|Athropolis HOME | Maps | Arctic Links | Arctic Library
Little Brother of the North
Arctic puffins live along the sea coasts of the North Atlantic and Arctic Oceans. They often live in large groups that include auks, gulls and other birds, and build their nests in holes in the rocks or tundra.
The name puffin originally meant "fatling" to describe their chubby chicks, and the scientific Latin name of Fratercula Arctica means "little brother of the north".
Perhaps one of their common names, "clowns of the air", is more appropriate. Puffins love to have fun, and on fine spring days you might see the colorful birds joyflighting and divebombing!
These colorful birds aren't always so colorful. During the winter, the bills and feet of puffins fade to a dull gray, but each spring their beaks and feet turn a colorful orange in preparation for the breeding season. The beak increases in size as the Puffin matures and the size and color of their beaks serves to demonstrate their "quality" to potential mates.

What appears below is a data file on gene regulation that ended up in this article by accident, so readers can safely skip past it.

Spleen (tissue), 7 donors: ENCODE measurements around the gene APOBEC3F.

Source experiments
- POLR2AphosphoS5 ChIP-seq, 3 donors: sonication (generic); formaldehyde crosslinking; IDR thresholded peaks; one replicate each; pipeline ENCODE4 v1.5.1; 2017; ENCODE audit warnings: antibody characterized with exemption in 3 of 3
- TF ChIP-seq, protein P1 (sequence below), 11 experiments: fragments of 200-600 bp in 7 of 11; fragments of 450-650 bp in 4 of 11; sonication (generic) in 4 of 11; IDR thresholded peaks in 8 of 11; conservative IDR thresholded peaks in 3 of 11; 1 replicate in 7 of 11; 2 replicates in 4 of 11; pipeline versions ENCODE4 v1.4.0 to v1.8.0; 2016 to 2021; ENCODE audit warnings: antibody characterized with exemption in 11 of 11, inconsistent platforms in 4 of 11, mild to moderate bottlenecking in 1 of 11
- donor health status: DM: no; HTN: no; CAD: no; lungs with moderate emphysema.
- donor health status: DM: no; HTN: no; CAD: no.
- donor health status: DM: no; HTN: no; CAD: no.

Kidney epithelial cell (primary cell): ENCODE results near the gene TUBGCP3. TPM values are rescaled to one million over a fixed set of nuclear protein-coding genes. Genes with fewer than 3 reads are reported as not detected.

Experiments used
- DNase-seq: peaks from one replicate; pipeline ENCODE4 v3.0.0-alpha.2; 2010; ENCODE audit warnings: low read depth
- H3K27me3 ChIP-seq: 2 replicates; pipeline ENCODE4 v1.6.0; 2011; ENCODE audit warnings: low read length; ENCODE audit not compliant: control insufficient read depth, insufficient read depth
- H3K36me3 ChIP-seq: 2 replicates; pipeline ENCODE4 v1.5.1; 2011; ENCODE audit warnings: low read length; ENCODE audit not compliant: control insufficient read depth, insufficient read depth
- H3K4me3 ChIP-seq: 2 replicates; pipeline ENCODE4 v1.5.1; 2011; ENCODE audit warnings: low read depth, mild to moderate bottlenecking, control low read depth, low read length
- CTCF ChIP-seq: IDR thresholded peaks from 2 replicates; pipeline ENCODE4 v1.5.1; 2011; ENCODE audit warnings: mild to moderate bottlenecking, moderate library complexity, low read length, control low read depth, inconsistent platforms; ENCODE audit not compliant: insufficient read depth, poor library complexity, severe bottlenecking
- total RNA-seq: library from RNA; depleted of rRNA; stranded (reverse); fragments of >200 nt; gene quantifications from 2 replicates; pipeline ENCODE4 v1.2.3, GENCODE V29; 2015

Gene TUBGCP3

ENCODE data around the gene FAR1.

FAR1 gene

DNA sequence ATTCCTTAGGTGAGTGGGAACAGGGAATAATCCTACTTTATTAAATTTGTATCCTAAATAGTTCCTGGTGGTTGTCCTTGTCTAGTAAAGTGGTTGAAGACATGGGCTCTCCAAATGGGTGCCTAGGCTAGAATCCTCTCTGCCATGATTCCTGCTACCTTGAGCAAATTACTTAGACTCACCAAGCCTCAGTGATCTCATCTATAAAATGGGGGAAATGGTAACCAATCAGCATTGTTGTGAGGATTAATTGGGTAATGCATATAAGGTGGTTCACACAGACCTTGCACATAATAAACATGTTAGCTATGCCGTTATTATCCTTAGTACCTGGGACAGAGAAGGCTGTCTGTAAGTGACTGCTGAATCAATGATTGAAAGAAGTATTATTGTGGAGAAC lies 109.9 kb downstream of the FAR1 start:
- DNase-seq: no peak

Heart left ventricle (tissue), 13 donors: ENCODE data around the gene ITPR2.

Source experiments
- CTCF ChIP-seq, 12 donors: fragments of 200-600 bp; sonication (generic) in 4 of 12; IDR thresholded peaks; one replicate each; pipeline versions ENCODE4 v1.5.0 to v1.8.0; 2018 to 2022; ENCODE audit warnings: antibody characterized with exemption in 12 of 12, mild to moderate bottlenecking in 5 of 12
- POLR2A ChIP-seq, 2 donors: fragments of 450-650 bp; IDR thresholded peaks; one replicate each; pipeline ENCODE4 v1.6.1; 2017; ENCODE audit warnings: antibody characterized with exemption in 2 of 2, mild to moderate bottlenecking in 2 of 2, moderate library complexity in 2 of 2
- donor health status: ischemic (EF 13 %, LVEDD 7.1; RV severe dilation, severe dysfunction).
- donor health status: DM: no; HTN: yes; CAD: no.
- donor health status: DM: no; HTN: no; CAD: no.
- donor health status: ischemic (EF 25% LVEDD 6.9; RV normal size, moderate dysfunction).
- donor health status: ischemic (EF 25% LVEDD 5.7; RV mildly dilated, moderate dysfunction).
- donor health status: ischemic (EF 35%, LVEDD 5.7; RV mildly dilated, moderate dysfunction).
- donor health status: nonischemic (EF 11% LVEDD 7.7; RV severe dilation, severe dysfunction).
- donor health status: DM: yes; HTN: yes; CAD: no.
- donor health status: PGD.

Once they find a mate, they usually stay together and use the same burrow year after year. Puffins only lay one egg each year, and the male and female share the duties of both incubating the egg and raising the chick (Picture: Right).
Click pictures for more information and credits.
Library: Arctic, Birds
Links: Arctic. Arctic Animals
Arctic Maps & Weather Reports
DICTIONARY: Just "double-click" any unlinked word on this page for the definition from Merriam-Webster's Student Electronic Dictionary at Word Central.
ARCTIC LIBRARY & GLOSSARY: Check this section for an index of the rest of the things you really need to know about the Arctic.
ARCTIC MAPS & WEATHER REPORTS: Maps of the Northwest Passage, explorers' routes, iceberg sources, Nunavut, the Arctic by treeline, temperature...
ARCTIC LINKS: Even more information! Links to sites related to the Arctic and "Iceberg: the Story of the Throps and the Squallhoots".
GUIDE TO ARCTIC SUNRISE & SUNSET: How much sunlight or darkness is there in the Arctic on each day of the year?